Sue Gray is putting the final touches to her report on anti-lockdown parties in Downing Street, after a deadline for people she plans to name to raise objections expired.

A source in Whitehall suggested that some of the senior officials told by Gray that they would be identified would have opposed it; but she had taken the time to address their concerns and move forward with the release of her final findings this week.

Tory MPs are awaiting full details of what happened in Downing Street and Whitehall during a series of rallies for which 126 fines have now been issued – including only one to the Prime Minister.

A former minister said the fact Johnson had only been fined once eased the immediate pressure on him, but added: ‘I wouldn’t have thought the Prime Minister was out of the woods before summer vacation. There are many things that could still go wrong.

As Sunday’s deadline approached, Education Secretary Nadhim Zahawi struggled to answer the question of why Gray recently met Boris Johnson face-to-face, repeatedly insisting that he did not know who called the meeting or what was discussed.

Downing Street maintains that Gray did it. “Sue asked for the reunion, it’s 100% true,” a Number 10 source said – although she admitted she couldn’t rule out she may have done so in response to the someone’s initial prompt in issue 10.

Gray’s allies suggested the request came from Johnson’s team. Labor’s Angela Rayner called on the government to “urgently explain” what was being discussed.

Asked by Sophy Ridge on Sky News, Zahawi said: ‘I don’t know the details of all the meetings taking place at No 10. What I do know is that the Prime Minister never intervened in the meeting. investigation led by Sue Gray. He always wanted her to go where the evidence leads her,” he said.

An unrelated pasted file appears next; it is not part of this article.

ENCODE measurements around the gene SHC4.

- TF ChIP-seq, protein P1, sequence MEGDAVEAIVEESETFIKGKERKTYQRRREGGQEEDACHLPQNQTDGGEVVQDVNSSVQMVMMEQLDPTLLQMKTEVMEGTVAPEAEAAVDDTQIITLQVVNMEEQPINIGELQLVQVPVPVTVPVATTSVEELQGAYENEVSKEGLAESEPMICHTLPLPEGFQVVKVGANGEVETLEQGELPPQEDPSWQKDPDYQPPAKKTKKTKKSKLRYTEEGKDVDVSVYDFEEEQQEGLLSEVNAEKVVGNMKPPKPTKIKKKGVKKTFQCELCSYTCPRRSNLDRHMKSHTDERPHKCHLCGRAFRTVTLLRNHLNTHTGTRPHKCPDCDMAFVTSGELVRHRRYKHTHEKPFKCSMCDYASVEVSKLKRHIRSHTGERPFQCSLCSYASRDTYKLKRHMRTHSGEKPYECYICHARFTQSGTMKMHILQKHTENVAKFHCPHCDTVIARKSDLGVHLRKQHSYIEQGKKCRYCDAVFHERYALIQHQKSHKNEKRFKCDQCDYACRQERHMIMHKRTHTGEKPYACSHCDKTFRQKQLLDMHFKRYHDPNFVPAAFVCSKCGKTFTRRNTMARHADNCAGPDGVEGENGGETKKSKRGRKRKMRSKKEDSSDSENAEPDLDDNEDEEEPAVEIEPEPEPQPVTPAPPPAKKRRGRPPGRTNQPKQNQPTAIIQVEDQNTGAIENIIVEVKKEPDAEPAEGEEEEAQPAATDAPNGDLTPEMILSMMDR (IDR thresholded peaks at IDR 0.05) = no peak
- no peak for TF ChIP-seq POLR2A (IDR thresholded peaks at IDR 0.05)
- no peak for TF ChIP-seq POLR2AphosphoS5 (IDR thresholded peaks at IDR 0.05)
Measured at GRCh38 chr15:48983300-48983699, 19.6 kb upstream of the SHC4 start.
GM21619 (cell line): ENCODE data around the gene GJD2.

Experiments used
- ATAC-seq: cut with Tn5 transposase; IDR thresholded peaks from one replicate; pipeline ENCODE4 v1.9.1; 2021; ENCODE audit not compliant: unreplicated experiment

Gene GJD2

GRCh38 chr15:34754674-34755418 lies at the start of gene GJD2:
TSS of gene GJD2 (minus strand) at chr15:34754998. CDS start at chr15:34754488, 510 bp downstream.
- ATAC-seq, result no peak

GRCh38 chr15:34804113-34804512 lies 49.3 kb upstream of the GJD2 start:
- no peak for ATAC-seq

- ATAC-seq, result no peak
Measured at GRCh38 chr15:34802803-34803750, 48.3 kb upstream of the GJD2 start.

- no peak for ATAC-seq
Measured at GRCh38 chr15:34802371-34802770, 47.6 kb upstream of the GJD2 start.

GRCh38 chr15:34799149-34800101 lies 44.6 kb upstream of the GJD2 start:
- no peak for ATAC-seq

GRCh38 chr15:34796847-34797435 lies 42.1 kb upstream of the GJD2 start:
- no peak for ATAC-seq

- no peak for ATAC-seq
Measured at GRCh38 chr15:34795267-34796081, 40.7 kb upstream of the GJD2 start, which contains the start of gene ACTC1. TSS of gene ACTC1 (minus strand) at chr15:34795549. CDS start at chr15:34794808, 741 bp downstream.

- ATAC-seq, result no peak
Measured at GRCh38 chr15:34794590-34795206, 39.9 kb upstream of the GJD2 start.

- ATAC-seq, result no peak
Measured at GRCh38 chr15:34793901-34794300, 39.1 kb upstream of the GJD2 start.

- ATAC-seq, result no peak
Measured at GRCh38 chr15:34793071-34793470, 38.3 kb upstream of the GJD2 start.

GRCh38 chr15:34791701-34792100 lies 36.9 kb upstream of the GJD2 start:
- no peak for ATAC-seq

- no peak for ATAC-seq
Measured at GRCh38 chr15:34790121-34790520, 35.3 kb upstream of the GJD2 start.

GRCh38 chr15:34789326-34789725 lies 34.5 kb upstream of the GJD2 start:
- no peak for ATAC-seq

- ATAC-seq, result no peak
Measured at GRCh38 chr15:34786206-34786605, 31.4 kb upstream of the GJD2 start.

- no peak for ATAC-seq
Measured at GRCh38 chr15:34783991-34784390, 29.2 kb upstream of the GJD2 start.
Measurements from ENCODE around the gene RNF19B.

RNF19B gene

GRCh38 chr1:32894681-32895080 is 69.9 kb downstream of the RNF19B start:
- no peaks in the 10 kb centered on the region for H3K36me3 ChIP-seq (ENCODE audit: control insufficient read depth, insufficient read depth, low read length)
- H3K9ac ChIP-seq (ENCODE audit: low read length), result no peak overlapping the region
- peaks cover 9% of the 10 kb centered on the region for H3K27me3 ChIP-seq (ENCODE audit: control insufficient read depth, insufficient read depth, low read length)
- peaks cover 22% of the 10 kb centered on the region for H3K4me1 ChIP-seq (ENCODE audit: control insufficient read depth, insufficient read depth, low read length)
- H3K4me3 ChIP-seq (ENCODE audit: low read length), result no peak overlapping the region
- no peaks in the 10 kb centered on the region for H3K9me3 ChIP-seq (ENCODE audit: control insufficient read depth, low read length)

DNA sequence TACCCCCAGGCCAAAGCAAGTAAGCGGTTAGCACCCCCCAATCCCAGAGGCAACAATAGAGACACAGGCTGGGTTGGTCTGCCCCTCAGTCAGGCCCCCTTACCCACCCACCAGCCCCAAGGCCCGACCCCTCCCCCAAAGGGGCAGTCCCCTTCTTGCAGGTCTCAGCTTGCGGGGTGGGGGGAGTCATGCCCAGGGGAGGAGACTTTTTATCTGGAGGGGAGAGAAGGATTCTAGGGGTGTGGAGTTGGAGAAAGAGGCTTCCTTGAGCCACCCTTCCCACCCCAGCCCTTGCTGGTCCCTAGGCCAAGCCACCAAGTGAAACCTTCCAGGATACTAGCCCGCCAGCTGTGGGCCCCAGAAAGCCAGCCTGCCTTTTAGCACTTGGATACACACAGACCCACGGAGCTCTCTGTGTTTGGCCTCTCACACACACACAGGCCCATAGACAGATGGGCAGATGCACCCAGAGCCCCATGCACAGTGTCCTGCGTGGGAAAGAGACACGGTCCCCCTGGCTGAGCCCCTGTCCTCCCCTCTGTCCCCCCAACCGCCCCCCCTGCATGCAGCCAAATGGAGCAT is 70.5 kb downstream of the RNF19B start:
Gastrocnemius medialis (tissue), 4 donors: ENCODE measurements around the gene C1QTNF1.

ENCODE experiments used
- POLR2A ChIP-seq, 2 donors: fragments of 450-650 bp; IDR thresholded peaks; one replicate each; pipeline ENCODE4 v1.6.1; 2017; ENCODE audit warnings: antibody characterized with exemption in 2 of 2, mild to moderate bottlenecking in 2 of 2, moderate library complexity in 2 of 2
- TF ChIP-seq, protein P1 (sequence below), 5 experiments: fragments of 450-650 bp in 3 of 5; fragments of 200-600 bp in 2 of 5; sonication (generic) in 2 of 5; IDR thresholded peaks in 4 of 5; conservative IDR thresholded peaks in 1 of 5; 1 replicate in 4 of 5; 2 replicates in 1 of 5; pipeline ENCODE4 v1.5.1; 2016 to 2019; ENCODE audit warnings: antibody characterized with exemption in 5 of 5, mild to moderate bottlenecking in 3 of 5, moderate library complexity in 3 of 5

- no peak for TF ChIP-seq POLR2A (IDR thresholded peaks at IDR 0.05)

“I worked with Sue Gray, I knew Sue Gray. I know she has the highest level of professionalism and her integrity is unquestionable. She did not pull out of the game in her first report.

Pressed for more details about the meeting between Gray and Johnson, Zahawi said: “Meetings are happening every day, my diary is full of meetings. You can ask me a question: ‘Who put this meeting on my calendar?’ …it will be in my journal because someone on my team thought it was the right thing to do.

Gray’s report is expected to be released this week, and up to 30 officials have been told they could be directly named or easily identifiable. They had until 5 p.m. Sunday to respond.

They are expected to include Cabinet Secretary Simon Case, the most senior civil servant, who is seen as a likely scapegoat despite not being fined.

Case is accused by some junior officials of failing to take responsibility for the drinking culture that developed in No. 10, or of shielding them from an investigation that led to junior officials receiving several fines, while he escaped without blame.

Gray was appointed to take over the Case party investigation in December, after it was revealed that he hosted an event at his office for which invitations were sent out saying “Christmas party!”. A government spokesman said at the time that officials from Case’s office had taken part in a “virtual quiz”.

The case was due to appear before MPs in the Public Administration and Constitutional Affairs Committee on Tuesday, but ministers unexpectedly canceled the hearing last week shortly after it was announced.

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The Metropolitan Police revealed on Thursday that they have completed their investigation into anti-lockdown rallies in Downing Street and Whitehall.

The Prime Minister was given a fixed fine notice for the birthday party held in the Cabinet Room in June 2020. The Chancellor, Rishi Sunak, and Johnson’s wife, Carrie Johnson, were also fined for attending the same event.

Many Tory officials and MPs have expressed surprise that the Prime Minister has not received further fines, especially as he is known to have attended some of the events for which others have reportedly been fined.

Johnson is expected to make a statement to parliament when Gray’s report is released. He will then face an investigation by the House of Commons Privileges Committee into whether he misled MPs when the Partygate stories first emerged by insisting that “all guidelines were followed” in issue 10.